Lena Dunham Biography

Filmmaker, Writer, Actress (1986–)
Golden Globe winner Lena Dunham is best known for writing, directing, producing and acting in 'Girls,' the original series she created for HBO.

Who Is Lena Dunham?

Lena Dunham was born in New York City on May 13, 1986. At 25, Dunham made a huge splash in the entertainment business for her HBO series Girls, which premiered in 2012. The edgy show follows a bunch of 20-something women living in New York City, its characters and storylines often inspired by events from the creator's life. Dunham, named "Coolest Person of the Year" by TIME magazine in 2012, fulfilled several roles for Girls—actress, director, producer and writer. Over the course of its six seasons, Girls won numerous awards, with Dunham personally taking home two Golden Globes for her contributions.

Early Days

Lena Dunham was born in New York City on May 13, 1986, to father Caroll Dunham, a painter, and mother Laurie Simmons, a photographer. She grew up in the Soho neighborhood of Manhattan and attended the prestigious Saint Anne's School in Brooklyn, where she met future Girls co-star Jemima Kirke. After graduating from high school, Dunham studied creative writing at Oberlin College. Her initial plan was to be a poet, but she soon turned to writing plays and short films. In fact, Dunham completed three shorts while in college.

Dunham's Big Break: 'Tiny Furniture'

After graduating from Oberlin, Dunham produced her own web series, Delusion Downtown Divas, about three young women raised in the art world. The up-and-comer's next project, however, would be her big break: In 2010, at age 23, Dunham produced the short Tiny Furniture, a semi-autobiographical story about a college grad who gets ditched by her significant other, and, subsequently, moves back home with her mom and sister. Dunham spent only $45,000 on the film, which she shot in her family's apartment in just 18 days. The work wound up winning the South by Southwest Film Festival's best narrative feature award.


Tiny Furniture's success led Dunham to writer and filmmaker Judd Apatow, producer of blockbusters such as Bridesmaids and Knocked Up. Apatow signed on to executive produce Dunham's debut original series, Girls. First airing on HBO in April 2012, the show follows the constant dramatic disasters and rare triumphs of a group of 20-something women living in New York City. In addition to creating, writing and directing episodes for Girls, Dunham starred in the series as Hannah Horvath, an aspiring writer who pays the bills as a barista. (Dunham had never taken acting lessons, though prior to Girls she had bit parts in the 2011 HBO miniseries Mildred Pierce and the indie horror movie The Innkeepers.)

Girls became known for its dark comedy antics, frequent nude scenes and risqué subject matter. Despite often being a target of critics, the show garnered acclaim for pushing the envelope in its portrayal of young, sexually focused women, and earned Dunham several Emmy nominations and two 2013 Golden Globe Awards. The star scored media buzz following her Golden Globe acceptance speech in January 2013; during her narrative, she thanked actor Chad Lowe, poking fun at Lowe's ex, Hilary Swank, for forgetting to mention her then-husband in her 2000 Oscar-winning speech.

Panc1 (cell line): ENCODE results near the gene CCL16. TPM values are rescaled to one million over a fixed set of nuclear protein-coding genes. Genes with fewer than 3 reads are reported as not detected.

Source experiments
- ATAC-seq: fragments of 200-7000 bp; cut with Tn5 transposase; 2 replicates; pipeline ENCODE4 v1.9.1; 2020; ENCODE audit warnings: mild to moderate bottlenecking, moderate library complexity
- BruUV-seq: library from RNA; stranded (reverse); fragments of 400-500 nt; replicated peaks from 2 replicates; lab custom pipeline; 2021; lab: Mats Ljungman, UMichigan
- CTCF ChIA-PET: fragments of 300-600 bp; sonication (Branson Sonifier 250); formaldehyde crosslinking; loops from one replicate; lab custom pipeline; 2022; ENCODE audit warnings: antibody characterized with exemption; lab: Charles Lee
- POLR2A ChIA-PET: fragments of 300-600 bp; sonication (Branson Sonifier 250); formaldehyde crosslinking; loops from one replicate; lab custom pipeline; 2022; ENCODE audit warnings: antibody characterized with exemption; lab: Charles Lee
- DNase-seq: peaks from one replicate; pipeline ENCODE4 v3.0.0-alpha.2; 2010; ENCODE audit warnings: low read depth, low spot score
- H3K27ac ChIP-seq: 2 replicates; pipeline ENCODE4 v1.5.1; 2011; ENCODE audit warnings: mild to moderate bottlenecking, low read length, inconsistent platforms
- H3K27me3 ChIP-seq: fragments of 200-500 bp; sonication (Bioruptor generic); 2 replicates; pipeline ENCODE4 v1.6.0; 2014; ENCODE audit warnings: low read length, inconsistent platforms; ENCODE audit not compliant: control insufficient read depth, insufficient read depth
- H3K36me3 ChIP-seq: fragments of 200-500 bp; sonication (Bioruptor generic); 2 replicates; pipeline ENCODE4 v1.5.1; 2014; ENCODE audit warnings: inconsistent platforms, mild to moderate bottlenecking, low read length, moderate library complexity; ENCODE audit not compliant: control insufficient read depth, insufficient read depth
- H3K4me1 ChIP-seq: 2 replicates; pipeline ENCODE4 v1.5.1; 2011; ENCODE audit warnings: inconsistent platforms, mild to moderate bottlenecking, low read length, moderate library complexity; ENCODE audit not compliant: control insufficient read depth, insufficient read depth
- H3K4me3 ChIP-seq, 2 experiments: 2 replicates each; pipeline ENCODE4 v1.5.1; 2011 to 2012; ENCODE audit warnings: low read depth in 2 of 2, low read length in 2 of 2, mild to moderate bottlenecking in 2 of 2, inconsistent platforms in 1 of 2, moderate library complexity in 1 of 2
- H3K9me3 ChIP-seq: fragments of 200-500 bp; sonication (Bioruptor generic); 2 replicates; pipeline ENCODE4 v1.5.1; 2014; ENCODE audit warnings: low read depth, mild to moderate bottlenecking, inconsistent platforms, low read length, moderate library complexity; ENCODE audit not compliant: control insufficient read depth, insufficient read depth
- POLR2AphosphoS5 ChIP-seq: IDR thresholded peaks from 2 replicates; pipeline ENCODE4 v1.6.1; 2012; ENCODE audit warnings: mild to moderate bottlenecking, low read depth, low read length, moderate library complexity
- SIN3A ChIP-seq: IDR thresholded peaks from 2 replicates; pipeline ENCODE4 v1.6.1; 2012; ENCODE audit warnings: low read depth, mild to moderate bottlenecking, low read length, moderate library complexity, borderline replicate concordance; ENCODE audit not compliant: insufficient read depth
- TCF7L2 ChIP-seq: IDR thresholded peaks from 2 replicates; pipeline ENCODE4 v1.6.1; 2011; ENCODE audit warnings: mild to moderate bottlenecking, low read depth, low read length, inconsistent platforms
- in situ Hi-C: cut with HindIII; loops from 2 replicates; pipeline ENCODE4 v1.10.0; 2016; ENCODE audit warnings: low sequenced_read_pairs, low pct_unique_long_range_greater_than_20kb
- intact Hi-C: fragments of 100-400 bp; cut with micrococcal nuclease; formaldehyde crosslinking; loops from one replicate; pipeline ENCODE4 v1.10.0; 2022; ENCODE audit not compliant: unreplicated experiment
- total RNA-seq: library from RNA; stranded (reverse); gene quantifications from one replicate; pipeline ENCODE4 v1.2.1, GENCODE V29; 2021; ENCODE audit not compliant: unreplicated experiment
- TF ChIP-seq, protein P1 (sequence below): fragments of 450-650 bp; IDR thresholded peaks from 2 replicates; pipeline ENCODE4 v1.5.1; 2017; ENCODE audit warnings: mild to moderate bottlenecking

Dunham continued to earn praise for her work on Girls, receiving an Emmy Award nomination in 2014 for her portrayal of Hannah Horvath. She also appeared in the dramatic comedy Happy Christmas with Anna Kendrick that same year.

Life Beyond 'Girls'

Dunham stole the spotlight in 2012 for appearing in a controversial commercial for President Barack Obama during his campaign, in which she compared voting for the first time to having sex for the first time.

In late 2012, Dunham signed a reported $3.7 million deal with Random House for a book featuring essays about sex and love. Published in 2014, Not That Kind of Girl: A Young Woman Tells You What She's Learned became a best-seller.

A triple threat in the entertainment industry as a writer, filmmaker and actress, Dunham seems headed for a monumental career. As she told Vanity Fair in 2012, "Hard work pays off. I am so annoyed at my father for being right about that."

Sexual Assault Controversy and 'Hipster Racism'

Dunham's outspokenness landed her in hot water in November 2017, after the Harvey Weinstein sexual assault saga led to an outpouring of accusations against other men in Hollywood. After actress Aurora Perrineau accused Girls writer Murray Miller of raping her in 2012, when she was 17, Dunham and collaborator Jenni Konner issued a statement that read, "Our insider knowledge of Murray’s situation makes us confident that sadly this accusation is one of the 3% of assault cases that are misreported every year.”

Following the massive backlash, Dunham apologized for sharing her "perspective" on her friend's situation, and expressed her belief that "every woman who comes forward deserves to be heard, fully and completely, and our relationship to the accused should not be part of the calculation anyone makes when examining her case."

Her apology was not enough for Zinzi Clemmons, who soon resigned from her post as a writer for the Dunham/Konner newsletter Lenny's Letter. Clemmons also raised the stakes by accusing Dunham and her friends of "hipster racism," and calling for women of color to "divest from Lena Dunham."

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